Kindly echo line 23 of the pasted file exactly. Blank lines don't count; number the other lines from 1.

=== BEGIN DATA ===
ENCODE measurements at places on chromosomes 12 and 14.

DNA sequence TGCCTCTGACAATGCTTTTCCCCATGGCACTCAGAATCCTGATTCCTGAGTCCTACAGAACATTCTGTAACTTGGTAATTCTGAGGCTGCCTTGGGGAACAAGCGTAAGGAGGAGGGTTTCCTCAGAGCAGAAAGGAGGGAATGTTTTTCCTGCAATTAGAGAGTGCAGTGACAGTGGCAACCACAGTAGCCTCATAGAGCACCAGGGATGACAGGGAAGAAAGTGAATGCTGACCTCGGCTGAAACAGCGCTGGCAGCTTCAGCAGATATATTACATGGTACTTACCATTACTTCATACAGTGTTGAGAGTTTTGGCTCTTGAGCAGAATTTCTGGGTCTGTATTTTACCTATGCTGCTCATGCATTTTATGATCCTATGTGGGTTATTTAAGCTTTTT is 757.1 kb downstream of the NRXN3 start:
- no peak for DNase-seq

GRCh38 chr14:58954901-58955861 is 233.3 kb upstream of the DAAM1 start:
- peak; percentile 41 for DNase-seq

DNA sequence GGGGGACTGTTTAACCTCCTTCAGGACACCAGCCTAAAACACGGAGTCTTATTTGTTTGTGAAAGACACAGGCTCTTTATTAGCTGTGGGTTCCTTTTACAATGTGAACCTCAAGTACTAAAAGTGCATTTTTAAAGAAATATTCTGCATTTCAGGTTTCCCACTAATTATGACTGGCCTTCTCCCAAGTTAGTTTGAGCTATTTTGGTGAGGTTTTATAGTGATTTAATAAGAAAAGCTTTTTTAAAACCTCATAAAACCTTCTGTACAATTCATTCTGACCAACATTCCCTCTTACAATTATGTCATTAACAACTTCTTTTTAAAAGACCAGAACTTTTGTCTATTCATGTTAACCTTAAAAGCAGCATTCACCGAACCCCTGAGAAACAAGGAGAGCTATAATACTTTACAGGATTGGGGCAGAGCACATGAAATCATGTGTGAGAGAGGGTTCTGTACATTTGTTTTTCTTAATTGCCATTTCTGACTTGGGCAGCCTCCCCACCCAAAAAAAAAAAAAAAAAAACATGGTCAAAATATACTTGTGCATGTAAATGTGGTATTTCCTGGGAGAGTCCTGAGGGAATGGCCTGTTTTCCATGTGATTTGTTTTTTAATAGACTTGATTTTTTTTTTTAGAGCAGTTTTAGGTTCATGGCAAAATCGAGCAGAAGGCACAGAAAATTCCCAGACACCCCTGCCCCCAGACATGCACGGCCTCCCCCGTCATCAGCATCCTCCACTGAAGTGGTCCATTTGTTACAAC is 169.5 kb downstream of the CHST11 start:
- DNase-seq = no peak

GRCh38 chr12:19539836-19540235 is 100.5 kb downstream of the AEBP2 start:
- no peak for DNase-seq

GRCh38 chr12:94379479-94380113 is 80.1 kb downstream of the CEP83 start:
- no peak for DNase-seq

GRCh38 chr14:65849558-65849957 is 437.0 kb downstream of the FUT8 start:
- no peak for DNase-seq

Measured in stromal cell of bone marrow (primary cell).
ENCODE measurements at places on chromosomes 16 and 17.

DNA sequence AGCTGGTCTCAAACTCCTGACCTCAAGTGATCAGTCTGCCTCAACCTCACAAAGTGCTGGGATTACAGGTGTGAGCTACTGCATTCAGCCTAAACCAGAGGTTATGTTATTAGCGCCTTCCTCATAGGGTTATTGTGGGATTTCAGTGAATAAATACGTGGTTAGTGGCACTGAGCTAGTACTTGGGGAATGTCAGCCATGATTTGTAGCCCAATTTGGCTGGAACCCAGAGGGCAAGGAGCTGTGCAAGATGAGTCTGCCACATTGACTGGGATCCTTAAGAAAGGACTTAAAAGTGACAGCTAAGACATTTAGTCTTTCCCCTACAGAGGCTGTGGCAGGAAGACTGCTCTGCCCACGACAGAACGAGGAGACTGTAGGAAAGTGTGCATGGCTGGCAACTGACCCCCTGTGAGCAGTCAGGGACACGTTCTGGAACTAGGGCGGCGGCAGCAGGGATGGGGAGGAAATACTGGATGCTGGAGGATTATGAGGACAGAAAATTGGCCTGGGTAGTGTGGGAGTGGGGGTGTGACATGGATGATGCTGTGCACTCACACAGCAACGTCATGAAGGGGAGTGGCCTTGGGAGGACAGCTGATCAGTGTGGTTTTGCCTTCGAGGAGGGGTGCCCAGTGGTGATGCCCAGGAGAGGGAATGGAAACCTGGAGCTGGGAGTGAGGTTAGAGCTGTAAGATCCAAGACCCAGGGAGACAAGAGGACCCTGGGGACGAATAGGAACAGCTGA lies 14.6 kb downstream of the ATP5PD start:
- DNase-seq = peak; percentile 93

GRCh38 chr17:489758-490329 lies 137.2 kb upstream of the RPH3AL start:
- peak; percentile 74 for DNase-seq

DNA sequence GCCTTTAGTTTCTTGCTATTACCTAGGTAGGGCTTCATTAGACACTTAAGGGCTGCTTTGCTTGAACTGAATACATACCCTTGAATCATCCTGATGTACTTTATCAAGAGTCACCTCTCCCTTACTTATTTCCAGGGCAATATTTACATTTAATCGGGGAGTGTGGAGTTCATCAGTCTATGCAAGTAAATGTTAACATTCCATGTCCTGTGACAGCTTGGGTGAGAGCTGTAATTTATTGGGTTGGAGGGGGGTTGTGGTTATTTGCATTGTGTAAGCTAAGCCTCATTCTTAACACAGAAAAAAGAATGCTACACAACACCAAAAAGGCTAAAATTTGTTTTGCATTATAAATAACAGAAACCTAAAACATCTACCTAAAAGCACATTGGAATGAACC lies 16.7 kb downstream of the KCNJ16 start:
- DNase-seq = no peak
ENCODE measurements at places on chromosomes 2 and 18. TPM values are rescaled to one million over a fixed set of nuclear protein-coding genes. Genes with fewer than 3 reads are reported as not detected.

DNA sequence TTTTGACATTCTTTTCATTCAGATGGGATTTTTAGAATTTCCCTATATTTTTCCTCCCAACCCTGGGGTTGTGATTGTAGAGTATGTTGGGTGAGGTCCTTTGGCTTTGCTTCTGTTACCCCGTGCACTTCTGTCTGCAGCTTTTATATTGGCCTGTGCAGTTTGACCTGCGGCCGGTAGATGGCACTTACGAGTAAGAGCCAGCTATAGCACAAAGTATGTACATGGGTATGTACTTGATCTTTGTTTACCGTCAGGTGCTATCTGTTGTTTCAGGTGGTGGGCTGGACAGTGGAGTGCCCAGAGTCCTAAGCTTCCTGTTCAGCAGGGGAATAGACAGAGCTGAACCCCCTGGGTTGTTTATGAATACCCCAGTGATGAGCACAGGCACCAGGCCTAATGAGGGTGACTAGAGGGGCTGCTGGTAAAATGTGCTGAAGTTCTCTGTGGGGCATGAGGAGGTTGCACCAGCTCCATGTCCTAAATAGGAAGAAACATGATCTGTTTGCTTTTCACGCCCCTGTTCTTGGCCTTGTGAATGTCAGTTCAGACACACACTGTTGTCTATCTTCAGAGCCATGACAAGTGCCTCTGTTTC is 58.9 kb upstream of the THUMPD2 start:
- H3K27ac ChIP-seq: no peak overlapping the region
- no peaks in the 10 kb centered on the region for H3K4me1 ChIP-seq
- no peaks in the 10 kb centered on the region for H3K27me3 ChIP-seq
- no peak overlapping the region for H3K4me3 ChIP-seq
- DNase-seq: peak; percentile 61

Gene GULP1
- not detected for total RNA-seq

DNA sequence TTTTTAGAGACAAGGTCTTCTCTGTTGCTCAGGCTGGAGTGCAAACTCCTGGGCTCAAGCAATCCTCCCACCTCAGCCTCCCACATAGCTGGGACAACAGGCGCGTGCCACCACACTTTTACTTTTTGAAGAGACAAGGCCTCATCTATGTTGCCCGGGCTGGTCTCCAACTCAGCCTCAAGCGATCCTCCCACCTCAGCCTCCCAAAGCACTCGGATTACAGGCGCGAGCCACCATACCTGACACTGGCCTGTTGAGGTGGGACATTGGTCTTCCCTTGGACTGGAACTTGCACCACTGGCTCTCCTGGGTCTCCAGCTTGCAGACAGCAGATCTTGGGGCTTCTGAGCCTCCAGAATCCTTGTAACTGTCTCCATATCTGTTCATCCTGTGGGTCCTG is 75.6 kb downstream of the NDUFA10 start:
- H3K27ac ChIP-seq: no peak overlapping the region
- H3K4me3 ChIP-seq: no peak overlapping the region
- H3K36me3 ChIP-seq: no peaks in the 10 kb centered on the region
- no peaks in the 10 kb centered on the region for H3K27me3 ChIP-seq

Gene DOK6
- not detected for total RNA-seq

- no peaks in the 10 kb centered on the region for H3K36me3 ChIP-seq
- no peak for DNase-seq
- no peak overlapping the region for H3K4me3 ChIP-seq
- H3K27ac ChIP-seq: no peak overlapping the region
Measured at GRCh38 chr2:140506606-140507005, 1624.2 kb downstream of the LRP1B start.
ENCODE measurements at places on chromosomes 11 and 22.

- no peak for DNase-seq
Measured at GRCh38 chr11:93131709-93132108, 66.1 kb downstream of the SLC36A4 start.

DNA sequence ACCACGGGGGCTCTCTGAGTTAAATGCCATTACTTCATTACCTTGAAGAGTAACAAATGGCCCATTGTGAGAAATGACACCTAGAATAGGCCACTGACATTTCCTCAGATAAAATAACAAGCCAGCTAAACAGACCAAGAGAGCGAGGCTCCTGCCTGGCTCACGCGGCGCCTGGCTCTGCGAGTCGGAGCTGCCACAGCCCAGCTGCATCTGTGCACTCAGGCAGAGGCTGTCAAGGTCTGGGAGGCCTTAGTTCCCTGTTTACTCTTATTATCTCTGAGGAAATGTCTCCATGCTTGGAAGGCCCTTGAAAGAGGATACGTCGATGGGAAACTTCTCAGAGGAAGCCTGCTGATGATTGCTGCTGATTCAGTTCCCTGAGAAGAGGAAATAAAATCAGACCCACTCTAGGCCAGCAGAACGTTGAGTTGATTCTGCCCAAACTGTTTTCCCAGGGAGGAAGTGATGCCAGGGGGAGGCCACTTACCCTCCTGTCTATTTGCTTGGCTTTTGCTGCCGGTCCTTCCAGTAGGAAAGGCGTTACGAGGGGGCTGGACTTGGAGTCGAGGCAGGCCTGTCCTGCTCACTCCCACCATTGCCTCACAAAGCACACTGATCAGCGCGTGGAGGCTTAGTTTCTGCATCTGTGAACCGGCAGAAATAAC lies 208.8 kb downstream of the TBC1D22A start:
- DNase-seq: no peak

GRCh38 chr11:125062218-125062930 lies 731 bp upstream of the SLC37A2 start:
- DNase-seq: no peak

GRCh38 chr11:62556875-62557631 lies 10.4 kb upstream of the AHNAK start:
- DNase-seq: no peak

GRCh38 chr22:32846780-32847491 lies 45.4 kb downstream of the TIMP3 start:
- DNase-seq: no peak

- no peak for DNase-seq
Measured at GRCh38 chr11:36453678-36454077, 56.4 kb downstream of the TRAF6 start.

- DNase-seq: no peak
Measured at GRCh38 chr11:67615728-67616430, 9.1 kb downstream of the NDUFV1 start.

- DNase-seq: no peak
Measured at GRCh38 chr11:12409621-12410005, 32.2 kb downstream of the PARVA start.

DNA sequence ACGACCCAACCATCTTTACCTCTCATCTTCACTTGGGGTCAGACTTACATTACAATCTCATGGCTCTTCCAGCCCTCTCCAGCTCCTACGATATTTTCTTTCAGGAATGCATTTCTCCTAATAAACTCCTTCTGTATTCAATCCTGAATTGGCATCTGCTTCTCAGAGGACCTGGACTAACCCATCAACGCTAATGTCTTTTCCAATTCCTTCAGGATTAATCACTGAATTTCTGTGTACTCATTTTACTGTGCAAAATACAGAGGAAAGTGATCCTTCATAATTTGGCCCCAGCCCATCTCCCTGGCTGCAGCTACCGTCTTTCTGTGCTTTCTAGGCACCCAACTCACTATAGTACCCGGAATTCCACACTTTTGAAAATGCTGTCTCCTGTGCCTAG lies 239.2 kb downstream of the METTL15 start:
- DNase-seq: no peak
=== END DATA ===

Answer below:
DNA sequence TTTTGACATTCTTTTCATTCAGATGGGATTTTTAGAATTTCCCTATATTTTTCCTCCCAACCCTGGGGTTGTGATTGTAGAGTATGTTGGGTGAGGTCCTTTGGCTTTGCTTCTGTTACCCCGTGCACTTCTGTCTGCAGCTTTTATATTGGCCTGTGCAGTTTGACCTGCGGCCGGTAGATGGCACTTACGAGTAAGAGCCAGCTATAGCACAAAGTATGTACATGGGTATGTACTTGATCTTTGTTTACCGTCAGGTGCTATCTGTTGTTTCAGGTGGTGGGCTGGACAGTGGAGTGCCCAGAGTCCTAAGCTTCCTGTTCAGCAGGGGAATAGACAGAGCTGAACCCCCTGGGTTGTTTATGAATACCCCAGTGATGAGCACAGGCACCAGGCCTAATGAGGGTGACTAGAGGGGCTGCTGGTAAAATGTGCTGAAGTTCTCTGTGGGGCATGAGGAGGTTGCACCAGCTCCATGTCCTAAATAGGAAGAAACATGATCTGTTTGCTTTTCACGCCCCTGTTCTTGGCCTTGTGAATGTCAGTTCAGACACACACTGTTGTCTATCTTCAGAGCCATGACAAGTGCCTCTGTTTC is 58.9 kb upstream of the THUMPD2 start: